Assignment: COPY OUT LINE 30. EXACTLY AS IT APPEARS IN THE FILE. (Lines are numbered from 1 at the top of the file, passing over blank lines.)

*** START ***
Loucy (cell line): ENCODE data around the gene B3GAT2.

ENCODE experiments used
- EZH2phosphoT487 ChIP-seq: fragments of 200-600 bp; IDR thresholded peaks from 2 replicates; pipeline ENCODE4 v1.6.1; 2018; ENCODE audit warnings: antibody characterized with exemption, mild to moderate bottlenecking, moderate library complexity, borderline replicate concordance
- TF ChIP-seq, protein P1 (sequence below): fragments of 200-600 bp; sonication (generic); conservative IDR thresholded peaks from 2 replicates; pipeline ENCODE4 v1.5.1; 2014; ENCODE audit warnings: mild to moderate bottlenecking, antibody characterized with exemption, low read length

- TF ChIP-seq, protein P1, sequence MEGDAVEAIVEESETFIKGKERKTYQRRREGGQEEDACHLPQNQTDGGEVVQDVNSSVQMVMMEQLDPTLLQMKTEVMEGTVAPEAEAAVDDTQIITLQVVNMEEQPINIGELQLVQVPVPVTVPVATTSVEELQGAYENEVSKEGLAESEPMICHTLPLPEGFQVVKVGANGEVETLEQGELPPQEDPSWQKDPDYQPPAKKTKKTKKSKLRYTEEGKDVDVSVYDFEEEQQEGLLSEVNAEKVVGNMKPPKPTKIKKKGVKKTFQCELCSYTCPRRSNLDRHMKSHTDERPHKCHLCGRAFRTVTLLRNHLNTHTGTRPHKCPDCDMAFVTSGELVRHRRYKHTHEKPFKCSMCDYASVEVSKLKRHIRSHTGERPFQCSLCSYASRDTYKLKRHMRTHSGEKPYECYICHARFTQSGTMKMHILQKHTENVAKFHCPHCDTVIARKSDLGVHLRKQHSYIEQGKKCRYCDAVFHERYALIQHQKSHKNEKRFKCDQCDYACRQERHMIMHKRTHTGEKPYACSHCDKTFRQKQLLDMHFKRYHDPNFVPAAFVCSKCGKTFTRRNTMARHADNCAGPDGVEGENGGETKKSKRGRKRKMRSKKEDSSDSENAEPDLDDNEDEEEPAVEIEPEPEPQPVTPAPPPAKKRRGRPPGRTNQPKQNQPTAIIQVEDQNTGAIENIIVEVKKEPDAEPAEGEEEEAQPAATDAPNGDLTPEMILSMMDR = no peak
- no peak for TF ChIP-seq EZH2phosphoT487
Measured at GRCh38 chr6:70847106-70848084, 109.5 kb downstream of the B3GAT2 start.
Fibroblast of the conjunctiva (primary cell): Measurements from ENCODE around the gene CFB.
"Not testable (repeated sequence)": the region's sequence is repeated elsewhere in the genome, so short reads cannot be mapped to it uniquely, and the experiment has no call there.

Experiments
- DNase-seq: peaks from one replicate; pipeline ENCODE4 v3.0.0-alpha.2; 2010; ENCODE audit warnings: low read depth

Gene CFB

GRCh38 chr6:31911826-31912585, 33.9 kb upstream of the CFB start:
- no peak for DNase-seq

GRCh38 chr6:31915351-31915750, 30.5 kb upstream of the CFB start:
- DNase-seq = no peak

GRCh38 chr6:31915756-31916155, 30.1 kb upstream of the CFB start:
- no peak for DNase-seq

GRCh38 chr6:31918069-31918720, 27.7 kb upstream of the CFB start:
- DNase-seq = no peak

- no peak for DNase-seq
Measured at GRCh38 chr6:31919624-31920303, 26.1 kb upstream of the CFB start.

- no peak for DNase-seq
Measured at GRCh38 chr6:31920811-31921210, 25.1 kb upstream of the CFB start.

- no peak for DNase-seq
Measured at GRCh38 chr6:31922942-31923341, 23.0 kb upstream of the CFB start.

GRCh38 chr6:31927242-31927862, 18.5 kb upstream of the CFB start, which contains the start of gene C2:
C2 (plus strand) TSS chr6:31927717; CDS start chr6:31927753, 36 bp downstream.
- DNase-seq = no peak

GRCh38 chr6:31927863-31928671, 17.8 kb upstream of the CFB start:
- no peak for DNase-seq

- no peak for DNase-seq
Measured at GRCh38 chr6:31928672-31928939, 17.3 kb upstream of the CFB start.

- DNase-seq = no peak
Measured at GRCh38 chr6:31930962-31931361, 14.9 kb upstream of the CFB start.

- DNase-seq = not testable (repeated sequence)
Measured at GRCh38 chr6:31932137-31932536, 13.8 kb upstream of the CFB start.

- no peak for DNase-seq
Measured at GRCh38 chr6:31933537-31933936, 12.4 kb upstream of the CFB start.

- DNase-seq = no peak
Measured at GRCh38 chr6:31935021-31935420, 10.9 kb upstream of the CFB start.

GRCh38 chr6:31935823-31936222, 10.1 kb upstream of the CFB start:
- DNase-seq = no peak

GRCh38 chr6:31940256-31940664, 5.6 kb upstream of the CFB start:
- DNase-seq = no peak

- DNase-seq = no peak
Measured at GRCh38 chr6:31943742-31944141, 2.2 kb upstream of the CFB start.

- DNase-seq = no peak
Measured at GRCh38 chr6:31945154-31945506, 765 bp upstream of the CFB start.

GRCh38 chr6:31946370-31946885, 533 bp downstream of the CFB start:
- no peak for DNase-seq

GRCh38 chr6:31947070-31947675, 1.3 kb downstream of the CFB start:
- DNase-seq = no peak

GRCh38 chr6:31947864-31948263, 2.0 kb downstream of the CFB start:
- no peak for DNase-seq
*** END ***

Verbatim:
GRCh38 chr6:31927863-31928671, 17.8 kb upstream of the CFB start: